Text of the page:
We were taken inside a cell house where tier-one offenders were kept once they were released from disciplinary detention, where they’d go if they violated one of about 45 rules.

“They leave you in that status for about 90 days to make sure your behavior is appropriate to move on to a higher privilege level,” Bowker said. “This was kind of a unit that offenders use to fluctuate in between. It was kind of a transition unit.”

Rule violations ranged from stealing, fighting, assaulting a staff member or more, Bowker said.

Next, we visited cell house 319, where the worst-of-the-worst offenders were kept.

“Every time an offender wanted to come out of this cell house, they would have to be fully stripped and put in full iron, meaning their legs were secured, their hands were secured, they had a belly chain and all of that stuff together,” she said. “Then they would be escorted out one hour a day, five days a week.”

The offenders were escorted to their own metal cage and allowed one hour of recreation a day.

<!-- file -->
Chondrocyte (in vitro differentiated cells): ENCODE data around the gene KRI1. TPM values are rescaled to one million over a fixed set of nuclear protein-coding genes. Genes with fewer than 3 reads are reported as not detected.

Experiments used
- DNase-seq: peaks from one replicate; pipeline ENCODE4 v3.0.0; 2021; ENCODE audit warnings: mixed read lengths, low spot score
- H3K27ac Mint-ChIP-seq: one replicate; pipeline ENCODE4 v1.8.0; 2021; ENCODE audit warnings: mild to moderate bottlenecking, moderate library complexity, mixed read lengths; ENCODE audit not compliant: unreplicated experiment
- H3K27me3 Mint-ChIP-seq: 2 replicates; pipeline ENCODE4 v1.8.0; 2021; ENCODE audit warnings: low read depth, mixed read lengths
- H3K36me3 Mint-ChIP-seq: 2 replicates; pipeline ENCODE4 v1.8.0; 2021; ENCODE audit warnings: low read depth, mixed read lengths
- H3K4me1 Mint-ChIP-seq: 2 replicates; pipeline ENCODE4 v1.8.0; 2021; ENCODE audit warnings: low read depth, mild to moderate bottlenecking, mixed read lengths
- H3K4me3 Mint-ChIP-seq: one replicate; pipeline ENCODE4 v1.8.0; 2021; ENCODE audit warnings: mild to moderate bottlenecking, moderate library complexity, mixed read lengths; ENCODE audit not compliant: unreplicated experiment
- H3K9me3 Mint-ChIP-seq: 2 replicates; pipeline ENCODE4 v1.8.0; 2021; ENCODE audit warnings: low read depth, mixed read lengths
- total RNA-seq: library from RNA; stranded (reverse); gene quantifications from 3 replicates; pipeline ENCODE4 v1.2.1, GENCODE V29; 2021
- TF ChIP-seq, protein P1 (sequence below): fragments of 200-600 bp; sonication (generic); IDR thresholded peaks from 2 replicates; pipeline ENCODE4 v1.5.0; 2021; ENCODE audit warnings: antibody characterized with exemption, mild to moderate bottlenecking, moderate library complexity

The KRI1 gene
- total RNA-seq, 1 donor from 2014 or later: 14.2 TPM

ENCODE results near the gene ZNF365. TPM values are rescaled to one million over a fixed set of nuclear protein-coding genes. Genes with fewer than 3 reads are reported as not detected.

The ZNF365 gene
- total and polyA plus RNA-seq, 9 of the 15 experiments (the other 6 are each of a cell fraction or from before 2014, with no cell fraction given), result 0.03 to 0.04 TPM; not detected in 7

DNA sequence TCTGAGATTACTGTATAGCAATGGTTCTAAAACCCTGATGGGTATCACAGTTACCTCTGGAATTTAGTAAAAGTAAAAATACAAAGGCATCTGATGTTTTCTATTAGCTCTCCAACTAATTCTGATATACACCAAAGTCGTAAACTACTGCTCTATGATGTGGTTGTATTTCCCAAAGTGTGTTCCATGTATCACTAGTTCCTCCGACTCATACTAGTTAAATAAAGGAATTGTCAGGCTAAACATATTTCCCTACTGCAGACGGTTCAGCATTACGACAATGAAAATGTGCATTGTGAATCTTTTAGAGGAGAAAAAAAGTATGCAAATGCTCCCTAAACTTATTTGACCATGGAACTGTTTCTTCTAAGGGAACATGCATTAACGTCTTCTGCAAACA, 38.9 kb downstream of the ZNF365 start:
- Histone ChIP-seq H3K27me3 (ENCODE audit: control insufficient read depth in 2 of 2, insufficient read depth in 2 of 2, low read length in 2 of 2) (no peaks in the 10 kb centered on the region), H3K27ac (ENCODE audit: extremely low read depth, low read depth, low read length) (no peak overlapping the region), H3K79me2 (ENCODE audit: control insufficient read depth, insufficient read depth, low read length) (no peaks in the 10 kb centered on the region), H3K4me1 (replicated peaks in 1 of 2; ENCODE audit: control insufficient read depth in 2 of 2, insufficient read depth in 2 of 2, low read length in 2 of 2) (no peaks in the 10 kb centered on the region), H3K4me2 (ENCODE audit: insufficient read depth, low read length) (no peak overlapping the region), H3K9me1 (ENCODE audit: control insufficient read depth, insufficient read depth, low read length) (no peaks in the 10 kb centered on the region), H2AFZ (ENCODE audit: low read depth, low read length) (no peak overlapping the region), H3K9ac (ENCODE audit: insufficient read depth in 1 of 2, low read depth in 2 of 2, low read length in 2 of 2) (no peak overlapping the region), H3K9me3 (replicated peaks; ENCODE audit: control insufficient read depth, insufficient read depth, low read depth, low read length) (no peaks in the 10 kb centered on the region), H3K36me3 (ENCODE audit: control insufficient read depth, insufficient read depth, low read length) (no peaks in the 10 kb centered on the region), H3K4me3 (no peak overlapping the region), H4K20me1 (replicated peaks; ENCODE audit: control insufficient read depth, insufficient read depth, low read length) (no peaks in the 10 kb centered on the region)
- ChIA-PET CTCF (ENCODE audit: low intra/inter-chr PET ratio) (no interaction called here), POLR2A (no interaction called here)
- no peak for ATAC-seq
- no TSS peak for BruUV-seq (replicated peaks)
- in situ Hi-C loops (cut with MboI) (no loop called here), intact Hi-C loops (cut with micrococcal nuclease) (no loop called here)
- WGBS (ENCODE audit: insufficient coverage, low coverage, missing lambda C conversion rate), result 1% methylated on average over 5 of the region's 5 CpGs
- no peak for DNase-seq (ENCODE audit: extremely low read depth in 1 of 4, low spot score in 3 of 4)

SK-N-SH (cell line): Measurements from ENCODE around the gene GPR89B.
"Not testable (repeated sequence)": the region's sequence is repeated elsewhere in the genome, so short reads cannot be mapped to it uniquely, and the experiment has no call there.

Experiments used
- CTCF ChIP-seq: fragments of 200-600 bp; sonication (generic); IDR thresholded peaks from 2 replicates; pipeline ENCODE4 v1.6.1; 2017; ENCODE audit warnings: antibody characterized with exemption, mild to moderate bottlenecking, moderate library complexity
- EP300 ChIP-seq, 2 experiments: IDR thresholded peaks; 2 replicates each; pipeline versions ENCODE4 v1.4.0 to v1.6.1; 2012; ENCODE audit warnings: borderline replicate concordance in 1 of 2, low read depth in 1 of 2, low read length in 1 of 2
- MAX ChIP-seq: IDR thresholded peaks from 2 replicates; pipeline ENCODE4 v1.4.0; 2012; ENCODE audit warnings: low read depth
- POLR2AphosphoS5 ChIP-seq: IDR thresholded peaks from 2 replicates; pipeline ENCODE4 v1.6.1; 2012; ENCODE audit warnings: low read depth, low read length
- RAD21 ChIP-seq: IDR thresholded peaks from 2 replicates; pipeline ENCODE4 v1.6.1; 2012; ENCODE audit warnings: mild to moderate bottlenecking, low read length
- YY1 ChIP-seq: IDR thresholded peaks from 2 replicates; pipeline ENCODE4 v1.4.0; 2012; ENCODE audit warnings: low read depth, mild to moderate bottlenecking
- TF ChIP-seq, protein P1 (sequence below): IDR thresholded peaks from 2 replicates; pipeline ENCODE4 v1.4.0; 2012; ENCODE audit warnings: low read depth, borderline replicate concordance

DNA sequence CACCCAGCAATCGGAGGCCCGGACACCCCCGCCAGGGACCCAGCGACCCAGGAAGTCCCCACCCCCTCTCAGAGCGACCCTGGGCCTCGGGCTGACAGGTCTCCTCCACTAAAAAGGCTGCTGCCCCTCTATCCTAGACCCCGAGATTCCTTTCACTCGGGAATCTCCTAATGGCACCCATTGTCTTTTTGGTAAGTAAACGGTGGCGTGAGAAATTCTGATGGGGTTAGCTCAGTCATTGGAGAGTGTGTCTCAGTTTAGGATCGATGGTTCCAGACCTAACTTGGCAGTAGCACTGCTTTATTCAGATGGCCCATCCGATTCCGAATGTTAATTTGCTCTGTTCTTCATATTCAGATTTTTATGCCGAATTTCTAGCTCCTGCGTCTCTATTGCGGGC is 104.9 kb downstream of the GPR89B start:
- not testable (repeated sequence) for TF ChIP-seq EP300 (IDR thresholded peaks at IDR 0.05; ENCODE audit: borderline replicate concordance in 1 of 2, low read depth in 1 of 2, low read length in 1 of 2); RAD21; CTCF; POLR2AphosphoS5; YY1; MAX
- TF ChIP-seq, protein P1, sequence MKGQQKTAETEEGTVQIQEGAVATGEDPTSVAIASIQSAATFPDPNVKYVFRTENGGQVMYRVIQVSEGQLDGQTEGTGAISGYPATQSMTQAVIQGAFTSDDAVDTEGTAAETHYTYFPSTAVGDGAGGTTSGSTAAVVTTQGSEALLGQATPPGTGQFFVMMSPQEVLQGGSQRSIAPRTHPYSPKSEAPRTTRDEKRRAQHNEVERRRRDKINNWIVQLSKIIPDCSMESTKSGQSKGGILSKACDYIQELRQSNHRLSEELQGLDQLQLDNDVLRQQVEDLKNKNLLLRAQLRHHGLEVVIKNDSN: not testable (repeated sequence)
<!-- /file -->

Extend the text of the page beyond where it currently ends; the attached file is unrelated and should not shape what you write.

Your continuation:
Inmates with the best behavior and highest privileges could leave their cells at 6:15 a.m. and stay out until night except during prisoner count times. Those prisoners were able to have jobs at places like Iowa Prison Industries.

“So if you behave yourself, follow the rules, you get to have higher privileges such as more time out of your cell — you get better jobs, et cetera,” Bowker said.

Some people on the tour were surprised by how much freedom the well-behaved inmates had. They seemed pleased with the treatment many of the prisoners received.

To me, being told when you could leave your cage, where and when you could work and when you must return did not sound like anything close to freedom.

But after all, it was prison.